Sports Content Distribution

Filled with University of Pennsylvania graduates and industry leaders from a variety of companies, the

panel gave experienced and diverse answers that presented audience members with a detailed

understanding of sports content distribution. The panel included Will Deng, the current Vice President of

Media Strategy; Business Development at the National Football League, Amy Geary, the Vice President

of Content Acquisition at Comcast Cable, Laurie Shackell, the National Sales Director of Social Content

and Distribution for Turner Sports, and Zack Weiner, the Cofounder and President of Overtime.

Representing different companies and sports leagues, the panel offered a unique variety of answers to all

of Fisher’s questions.

The Questions:

Led by moderator Eric Fisher, a staff writer for SportsBusiness Journal, the Sports Content Distribution; Monetization panel focused on the growing influence of digital media within the industry.

The Panel:

To kick off the discussion, Fisher asked the panelists how digital media has affected sports content

distribution and monetization. In response, all panelists noted how digital media has widened distribution.

Instead of just watching sports on TV, customers can now stream games on their computers, phones, and

tablets. Through streaming apps like Twitch and Amazon TV, digital media has opened up a new sector

of content distribution. For example, Deng discussed how Amazon has bought rights to Thursday Night

NFL games and how Twitch is now streaming certain NFL games. Deng noted how this is strengthening

the NFL’s distribution. Every Thursday, viewers have the option to either watch the game on cable TV,

Amazon TV, streaming apps on their phones, or on Twitch, giving customers access to games that they

couldn’t imagine just a decade ago. Similarly, Shackell talked about how Turner Sports merged with

AT&T to capitalize on this growing digital media sector. Now, customers can stream March Madness

games on any electronic device as well as nightly NBA games. With more ways to watch sports than ever

before, all the panelists agreed that the content distribution industry is growing and will continue to grow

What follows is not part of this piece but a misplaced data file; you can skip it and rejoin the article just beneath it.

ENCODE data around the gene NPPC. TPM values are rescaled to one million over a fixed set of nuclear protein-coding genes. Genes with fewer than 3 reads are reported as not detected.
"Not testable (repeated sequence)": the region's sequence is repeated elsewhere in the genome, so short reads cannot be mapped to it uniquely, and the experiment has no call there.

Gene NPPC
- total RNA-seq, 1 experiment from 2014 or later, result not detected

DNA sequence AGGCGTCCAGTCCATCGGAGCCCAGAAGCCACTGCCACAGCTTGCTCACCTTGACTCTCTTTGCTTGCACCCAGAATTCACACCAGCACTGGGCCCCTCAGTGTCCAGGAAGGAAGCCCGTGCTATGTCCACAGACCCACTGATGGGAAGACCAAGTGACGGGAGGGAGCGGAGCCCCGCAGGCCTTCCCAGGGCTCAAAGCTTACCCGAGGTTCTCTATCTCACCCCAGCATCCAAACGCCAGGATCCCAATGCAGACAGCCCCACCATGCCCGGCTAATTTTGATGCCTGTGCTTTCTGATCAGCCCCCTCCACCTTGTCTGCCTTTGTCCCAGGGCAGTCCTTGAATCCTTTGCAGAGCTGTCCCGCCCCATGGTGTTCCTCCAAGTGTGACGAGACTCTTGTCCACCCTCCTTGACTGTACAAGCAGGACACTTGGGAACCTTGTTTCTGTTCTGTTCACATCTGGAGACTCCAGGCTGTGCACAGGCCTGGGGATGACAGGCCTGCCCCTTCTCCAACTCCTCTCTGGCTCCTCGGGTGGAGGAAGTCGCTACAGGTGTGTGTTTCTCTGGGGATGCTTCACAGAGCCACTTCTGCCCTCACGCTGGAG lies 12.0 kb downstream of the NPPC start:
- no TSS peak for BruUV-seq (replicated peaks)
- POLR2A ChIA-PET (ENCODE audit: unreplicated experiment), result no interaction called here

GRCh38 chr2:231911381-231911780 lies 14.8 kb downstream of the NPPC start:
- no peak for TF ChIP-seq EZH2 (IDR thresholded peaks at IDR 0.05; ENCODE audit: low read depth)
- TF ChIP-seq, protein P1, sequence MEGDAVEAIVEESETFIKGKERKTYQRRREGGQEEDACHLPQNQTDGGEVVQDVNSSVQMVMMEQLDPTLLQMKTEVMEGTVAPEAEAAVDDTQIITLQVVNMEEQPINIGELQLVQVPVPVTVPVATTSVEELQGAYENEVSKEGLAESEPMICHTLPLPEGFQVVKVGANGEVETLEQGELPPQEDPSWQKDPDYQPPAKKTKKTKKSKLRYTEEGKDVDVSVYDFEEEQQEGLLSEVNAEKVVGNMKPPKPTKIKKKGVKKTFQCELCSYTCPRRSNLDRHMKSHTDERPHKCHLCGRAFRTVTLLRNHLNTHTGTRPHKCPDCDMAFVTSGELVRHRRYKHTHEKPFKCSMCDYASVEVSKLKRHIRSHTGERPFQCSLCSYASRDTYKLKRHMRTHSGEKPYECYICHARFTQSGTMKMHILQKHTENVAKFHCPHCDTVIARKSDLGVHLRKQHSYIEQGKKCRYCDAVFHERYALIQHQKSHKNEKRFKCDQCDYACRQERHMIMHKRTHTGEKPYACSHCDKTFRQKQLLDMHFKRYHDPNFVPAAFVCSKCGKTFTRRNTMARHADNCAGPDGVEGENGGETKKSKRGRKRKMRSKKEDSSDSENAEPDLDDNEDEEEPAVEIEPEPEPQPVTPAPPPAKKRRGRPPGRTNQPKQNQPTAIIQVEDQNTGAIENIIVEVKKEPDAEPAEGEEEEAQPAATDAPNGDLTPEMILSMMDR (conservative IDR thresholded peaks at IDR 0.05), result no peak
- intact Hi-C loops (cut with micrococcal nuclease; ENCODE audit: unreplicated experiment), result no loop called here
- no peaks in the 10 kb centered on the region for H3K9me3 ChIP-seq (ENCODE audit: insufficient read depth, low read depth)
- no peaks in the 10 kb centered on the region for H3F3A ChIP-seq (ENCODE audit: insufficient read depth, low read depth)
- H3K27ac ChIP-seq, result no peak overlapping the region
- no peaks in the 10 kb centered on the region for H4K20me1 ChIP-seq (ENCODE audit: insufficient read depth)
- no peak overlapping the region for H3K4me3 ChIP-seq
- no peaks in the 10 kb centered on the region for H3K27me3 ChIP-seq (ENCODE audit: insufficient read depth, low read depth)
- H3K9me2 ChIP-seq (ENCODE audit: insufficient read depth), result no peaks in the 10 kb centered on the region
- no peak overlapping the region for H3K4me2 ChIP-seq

for a long time due to digital media.

Next, Fisher asked the panelists to explain how digital media has affected other aspects of content

distribution besides just accessibility. In response, the panelists talked about the industry’s new focus on

individual players rather than entire teams. For example, Shackell explained that individual athletes have

a significantly larger presence on social media than teams do. With so many social media outlets,

consumers have been increasingly interested in individual athletes, even when they are off the court or

field. Whether it’s the Instagram post of Lebron James’ pre-game outfit, or the controversial Kevin

Durant tweet, people are paying more attention to what players do in their personal life. Geary

piggybacked on this idea and detailed the rise of Twitch and Esports. Geary explained that consumers

love Twitch and Esports because they get to see the face of the player during the games. Consumers can

see the players’ live reactions as they win or lose and can even communicate with Esports athletes

through live donations and chat groups. Digital media has allowed increased connectivity between

individual athletes and customers, giving rise to more individualized sports like Esports and hurting

leagues without a strong social media presence like the NHL.

Lastly, Fisher asked the panelists how the recent rise and legalization of sports gambling will affect sports

content distribution. In response, Weiner first highlighted that sports gambling has increased viewership

in smaller, less “interesting” games. Weiner explains that when money is on the line, every game

becomes important. Therefore, it is becoming increasingly important to give consumers access to all

games. Weng calls this a “test of metal” – whoever is most prepared for the gambling age and providing

widespread distribution will win. In addition, Shackell and Geary noted how sports gambling will open up

new avenues of content because consumers will soon want betting advice. The two noted how Bleacher

Report Live (which is owned by Turner) and Barstool Sports are already creating content centered on

gambling advice.

The Wrap:

Overall, the Sports Content Distribution & Monetization panel detailed how the digital age has increased accessibility, how social media has made consumers more interested in individual athletes, and how sports gambling is impacting content distribution. To conclude the panel, Fisher asked each panelist to

give career advice to the audience. While some noted the importance of curiosity, experimentation, and

adaptation, Weng left everyone with an interesting thought: “if you want to work in sports, don’t start in

sports”. As a former investment banker, he talked about the importance of gaining an outside perspective

and then applying it to sports business. This idea is especially relevant to the Wharton audience, where

many students are aspiring investment bankers and consultants but still want to develop a career in sports.

Trevor Mele 

USBC Journal Writer

Class of 2022